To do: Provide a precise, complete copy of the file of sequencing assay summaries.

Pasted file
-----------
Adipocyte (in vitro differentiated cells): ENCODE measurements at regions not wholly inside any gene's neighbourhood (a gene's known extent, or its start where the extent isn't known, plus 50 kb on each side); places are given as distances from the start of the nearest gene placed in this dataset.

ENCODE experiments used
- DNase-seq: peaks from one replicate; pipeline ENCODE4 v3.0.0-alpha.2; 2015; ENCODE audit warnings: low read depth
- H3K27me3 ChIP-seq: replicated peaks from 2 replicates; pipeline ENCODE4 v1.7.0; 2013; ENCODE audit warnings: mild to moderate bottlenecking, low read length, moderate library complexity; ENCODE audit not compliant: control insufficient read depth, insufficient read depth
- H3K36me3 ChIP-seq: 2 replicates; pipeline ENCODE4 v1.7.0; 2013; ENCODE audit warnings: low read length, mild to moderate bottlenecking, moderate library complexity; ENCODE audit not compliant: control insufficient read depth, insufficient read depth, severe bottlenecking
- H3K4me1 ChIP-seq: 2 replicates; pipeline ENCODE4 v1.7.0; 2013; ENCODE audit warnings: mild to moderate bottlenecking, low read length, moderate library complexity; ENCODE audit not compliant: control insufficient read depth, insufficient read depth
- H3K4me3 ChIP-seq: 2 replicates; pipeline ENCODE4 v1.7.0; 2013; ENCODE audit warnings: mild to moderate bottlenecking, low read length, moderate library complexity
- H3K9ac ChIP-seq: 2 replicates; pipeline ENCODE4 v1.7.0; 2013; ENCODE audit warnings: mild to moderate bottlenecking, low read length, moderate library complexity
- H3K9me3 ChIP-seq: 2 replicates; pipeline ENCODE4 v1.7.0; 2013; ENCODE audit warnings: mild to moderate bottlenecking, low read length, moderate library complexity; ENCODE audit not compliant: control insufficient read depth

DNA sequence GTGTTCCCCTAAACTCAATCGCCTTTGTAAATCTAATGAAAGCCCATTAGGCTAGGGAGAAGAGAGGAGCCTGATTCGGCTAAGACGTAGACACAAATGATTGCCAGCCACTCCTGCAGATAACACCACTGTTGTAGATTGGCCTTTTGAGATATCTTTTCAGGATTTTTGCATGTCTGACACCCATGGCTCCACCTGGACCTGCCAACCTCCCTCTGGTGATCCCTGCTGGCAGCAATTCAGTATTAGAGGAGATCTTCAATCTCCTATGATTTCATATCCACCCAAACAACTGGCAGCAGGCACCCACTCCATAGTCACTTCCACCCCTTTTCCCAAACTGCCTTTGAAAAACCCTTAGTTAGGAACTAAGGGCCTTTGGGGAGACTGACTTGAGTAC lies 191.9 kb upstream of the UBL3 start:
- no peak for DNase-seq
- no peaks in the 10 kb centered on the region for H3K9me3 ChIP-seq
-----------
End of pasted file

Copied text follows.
Adipocyte (in vitro differentiated cells): ENCODE measurements at regions not wholly inside any gene's neighbourhood (a gene's known extent, or its start where the extent isn't known, plus 50 kb on each side); places are given as distances from the start of the nearest gene placed in this dataset.

ENCODE experiments used
- DNase-seq: peaks from one replicate; pipeline ENCODE4 v3.0.0-alpha.2; 2015; ENCODE audit warnings: low read depth
- H3K27me3 ChIP-seq: replicated peaks from 2 replicates; pipeline ENCODE4 v1.7.0; 2013; ENCODE audit warnings: mild to moderate bottlenecking, low read length, moderate library complexity; ENCODE audit not compliant: control insufficient read depth, insufficient read depth
- H3K36me3 ChIP-seq: 2 replicates; pipeline ENCODE4 v1.7.0; 2013; ENCODE audit warnings: low read length, mild to moderate bottlenecking, moderate library complexity; ENCODE audit not compliant: control insufficient read depth, insufficient read depth, severe bottlenecking
- H3K4me1 ChIP-seq: 2 replicates; pipeline ENCODE4 v1.7.0; 2013; ENCODE audit warnings: mild to moderate bottlenecking, low read length, moderate library complexity; ENCODE audit not compliant: control insufficient read depth, insufficient read depth
- H3K4me3 ChIP-seq: 2 replicates; pipeline ENCODE4 v1.7.0; 2013; ENCODE audit warnings: mild to moderate bottlenecking, low read length, moderate library complexity
- H3K9ac ChIP-seq: 2 replicates; pipeline ENCODE4 v1.7.0; 2013; ENCODE audit warnings: mild to moderate bottlenecking, low read length, moderate library complexity
- H3K9me3 ChIP-seq: 2 replicates; pipeline ENCODE4 v1.7.0; 2013; ENCODE audit warnings: mild to moderate bottlenecking, low read length, moderate library complexity; ENCODE audit not compliant: control insufficient read depth

DNA sequence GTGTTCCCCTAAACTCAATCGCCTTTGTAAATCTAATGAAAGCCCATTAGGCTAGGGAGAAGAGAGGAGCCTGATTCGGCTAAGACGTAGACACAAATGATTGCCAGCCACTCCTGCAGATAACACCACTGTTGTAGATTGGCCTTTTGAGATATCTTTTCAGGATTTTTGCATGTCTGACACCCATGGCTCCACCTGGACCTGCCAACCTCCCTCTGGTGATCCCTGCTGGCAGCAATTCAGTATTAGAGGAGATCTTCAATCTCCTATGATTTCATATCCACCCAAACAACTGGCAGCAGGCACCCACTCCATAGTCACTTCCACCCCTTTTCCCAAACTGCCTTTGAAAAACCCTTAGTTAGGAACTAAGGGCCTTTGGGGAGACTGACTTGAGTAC lies 191.9 kb upstream of the UBL3 start:
- no peak for DNase-seq
- no peaks in the 10 kb centered on the region for H3K9me3 ChIP-seq